At 3-Year Mark, Housing Still An Issue On MS Coast - WLOX.com - The News for South Mississippi

At 3-Year Mark, Housing Still An Issue On MS Coast

JACKSON, MS (AP) - On the three-year anniversary of Hurricane Katrina, Gov. Haley Barbour says he's proud of Mississippi's progress even as advocacy groups point to glaring gaps in the state's housing efforts.

Barbour released his Katrina progress report Friday - the third anniversary of the storm that washed away thousands of homes and businesses on the Mississippi coast and triggered deadly flooding in New Orleans in August 2005. He acknowledges in the report that housing remains a critical issue. However, he said Mississippi's assistance effort is one no other state has matched.

"Should America undergo another disaster of Hurricane Katrina's magnitude, I truly believe other states will uphold Mississippi's disaster recovery program as an example to emulate," Barbour said in the report.

Barbour said the state has put nearly $1 billion in federal funds into programs to restore housing for low-income residents. But construction hasn't yet begun on some of that housing.

The governor's been on the defensive at times as advocacy groups - many of whom have released their own anniversary reports - have criticized the state for its pace during the past three years.

Some 5,500 families still live in temporary housing in Hancock, Harrison and Jackson counties. They're under a March 2009 deadline to find permanent homes.

Mississippi received $5.4 billion in community block grant funds from the U.S. Department of Housing and Urban Development after Katrina. The money was to be used in several areas such as economic development, infrastructure and housing.

The Mississippi Center for Justice says the state didn't consider low-income residents in its planning from the outset because it applied for waivers to free it from the requirement of directing 50 percent of grant money to that population.

As of March 2008, the state had spent only 13 percent of its disaster funds on low-income victims, the center said in the report compiled by the Steps Coalition, a group of churches, nonprofits and other groups aiding in the coast's recovery. The waivers are the reason, said Reilly Morse, an attorney with center.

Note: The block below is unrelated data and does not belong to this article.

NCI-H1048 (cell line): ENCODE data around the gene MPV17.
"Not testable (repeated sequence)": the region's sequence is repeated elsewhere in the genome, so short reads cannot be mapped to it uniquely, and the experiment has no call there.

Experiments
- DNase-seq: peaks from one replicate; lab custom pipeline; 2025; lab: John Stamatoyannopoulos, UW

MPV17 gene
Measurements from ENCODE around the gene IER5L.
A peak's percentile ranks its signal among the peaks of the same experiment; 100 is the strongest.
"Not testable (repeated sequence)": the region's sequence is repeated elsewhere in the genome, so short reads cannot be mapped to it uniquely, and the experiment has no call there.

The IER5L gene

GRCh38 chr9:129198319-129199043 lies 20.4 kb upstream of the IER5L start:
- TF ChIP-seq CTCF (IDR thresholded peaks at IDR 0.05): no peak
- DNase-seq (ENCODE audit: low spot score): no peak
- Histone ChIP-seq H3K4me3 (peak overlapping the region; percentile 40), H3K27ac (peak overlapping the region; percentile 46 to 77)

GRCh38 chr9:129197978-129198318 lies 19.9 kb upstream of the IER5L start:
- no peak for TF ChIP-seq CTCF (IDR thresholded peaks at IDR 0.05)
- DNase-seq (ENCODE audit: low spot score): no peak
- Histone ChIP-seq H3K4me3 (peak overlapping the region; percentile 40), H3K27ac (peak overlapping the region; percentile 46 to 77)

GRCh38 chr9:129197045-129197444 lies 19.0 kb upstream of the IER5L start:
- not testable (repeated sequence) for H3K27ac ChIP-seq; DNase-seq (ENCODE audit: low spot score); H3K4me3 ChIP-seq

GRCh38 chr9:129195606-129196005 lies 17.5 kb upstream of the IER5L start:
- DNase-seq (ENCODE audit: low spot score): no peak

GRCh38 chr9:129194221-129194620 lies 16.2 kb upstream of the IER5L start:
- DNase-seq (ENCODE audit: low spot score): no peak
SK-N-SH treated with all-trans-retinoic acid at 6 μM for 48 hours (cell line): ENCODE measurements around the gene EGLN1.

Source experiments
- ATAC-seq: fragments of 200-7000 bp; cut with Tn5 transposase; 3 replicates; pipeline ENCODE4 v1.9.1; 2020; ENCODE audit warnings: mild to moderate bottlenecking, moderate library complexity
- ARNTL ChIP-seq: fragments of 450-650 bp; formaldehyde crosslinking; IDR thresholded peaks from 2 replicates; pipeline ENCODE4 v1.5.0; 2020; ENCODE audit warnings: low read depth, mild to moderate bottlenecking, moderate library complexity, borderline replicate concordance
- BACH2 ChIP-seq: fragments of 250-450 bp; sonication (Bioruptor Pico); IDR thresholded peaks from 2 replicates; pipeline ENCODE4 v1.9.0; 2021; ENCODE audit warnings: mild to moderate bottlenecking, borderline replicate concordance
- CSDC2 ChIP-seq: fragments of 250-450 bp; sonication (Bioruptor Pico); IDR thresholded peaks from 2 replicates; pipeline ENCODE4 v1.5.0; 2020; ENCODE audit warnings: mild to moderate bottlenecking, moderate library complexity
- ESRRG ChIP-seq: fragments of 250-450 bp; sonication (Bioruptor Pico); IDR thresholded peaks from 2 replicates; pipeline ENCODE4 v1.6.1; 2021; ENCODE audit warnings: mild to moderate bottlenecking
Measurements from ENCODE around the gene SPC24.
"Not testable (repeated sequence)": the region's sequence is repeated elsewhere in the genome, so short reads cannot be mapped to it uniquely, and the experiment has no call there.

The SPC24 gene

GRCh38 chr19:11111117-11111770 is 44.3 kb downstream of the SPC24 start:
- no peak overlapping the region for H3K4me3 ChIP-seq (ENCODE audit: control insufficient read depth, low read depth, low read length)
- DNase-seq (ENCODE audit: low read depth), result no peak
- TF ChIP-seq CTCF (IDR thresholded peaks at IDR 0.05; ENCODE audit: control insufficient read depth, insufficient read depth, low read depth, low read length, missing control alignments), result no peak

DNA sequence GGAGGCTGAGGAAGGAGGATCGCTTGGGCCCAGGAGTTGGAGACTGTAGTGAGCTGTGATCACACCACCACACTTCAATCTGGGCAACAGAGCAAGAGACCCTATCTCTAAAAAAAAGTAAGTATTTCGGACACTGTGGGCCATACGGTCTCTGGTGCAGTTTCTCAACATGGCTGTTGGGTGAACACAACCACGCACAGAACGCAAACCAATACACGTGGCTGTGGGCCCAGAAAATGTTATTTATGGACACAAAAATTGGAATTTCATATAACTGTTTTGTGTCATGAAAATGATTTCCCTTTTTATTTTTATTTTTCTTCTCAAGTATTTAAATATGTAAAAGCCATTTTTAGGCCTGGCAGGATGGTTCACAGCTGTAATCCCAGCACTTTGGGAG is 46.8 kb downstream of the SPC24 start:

"When you put out over $1 billion without income targets, you are going to skew the percentages heavily toward wealthier homeowners," Morse said.

Lee Youngblood, a spokesman for the Mississippi Development Authority that oversees the housing funds, questioned the math in the report even though the figure comes from documents his agency filed with the federal government. A performance report submitted to HUD is posted on MDA's website.

Youngblood said the only waiver the state received was for its $2 billion homeowner grant program. He said of the money that's been paid, about 40 percent has gone to the low- and moderate-income so far. But Morse said the state received waivers for other projects, including community revitalization and infrastructure.

The center's report said current housing restoration plans also will fall short. The state's small-rental plan is forecast to restore only 46 percent of the pre-storm units, leaving 7,500 units unrepaired. It also said a $350 million long-term work force housing plan for up to 12,850 homes is "over optimistic," when compared with the $1.3 billion the state spent on grants to restore 17,800 homes.

Oxfam America criticized the state in its report for waiting until this past spring to spend money on the rental housing project. And recovery advocates are still pushing Congress to reverse HUD's decision earlier this year to let Mississippi divert $600 million from its housing fund to an improvement project at the State Port at Gulfport.

Barbour appears to be listening to some of the complaints. Just this week, he hired former Biloxi Mayor Gerald Blessey as the state's new coast housing director, whose role will be to work with local nonprofit agencies, governments and advocates. Creating the position was among the recommendations of the Gulf Coast Business Council, said Morse, a member of the group.

"He's local and he knows the coast housing problem firsthand," Morse said. "I'm hoping other recommendations will be adopted as swiftly."

(Copyright 2008 by The Associated Press. All Rights Reserved.)

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